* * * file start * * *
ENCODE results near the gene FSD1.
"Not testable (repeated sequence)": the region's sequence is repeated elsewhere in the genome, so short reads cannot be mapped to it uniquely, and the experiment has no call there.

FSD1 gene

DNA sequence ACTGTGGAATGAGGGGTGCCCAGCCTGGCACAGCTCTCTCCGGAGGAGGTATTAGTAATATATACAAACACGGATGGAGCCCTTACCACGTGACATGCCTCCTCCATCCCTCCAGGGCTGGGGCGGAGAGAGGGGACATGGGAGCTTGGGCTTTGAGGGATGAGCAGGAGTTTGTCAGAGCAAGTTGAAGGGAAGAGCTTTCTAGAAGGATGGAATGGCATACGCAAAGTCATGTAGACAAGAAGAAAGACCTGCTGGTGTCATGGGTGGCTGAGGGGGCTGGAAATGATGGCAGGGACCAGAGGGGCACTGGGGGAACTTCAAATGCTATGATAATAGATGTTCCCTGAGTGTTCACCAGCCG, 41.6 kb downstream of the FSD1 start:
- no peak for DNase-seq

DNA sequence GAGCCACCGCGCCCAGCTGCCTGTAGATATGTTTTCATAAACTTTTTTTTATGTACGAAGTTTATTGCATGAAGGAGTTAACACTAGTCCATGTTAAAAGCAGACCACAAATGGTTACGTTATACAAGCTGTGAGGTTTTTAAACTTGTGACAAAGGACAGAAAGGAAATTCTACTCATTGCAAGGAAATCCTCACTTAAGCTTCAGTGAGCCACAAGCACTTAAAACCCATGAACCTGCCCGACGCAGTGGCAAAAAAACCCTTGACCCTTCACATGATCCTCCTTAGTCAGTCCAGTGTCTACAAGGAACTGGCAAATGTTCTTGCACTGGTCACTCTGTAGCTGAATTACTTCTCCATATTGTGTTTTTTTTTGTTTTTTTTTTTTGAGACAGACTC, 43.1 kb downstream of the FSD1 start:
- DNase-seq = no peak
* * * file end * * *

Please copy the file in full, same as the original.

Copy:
ENCODE results near the gene FSD1.
"Not testable (repeated sequence)": the region's sequence is repeated elsewhere in the genome, so short reads cannot be mapped to it uniquely, and the experiment has no call there.

FSD1 gene

DNA sequence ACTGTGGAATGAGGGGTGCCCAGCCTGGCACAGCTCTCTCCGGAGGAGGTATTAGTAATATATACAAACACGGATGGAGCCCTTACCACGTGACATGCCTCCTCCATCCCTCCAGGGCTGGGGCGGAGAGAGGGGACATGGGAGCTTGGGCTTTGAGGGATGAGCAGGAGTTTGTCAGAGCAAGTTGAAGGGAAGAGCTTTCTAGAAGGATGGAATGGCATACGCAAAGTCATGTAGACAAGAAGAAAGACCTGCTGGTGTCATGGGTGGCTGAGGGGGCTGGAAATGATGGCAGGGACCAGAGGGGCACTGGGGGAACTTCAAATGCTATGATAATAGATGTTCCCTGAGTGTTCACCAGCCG, 41.6 kb downstream of the FSD1 start:
- no peak for DNase-seq

DNA sequence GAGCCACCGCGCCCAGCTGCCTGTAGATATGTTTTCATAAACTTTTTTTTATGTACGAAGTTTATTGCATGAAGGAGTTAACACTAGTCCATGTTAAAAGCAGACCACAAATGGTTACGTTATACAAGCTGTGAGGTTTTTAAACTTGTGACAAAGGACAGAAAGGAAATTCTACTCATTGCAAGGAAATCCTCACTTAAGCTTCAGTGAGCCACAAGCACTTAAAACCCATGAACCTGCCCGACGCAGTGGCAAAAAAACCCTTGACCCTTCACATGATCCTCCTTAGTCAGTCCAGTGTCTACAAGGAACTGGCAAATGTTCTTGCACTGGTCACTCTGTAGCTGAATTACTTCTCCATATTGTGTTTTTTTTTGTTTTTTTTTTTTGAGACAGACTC, 43.1 kb downstream of the FSD1 start:
- DNase-seq = no peak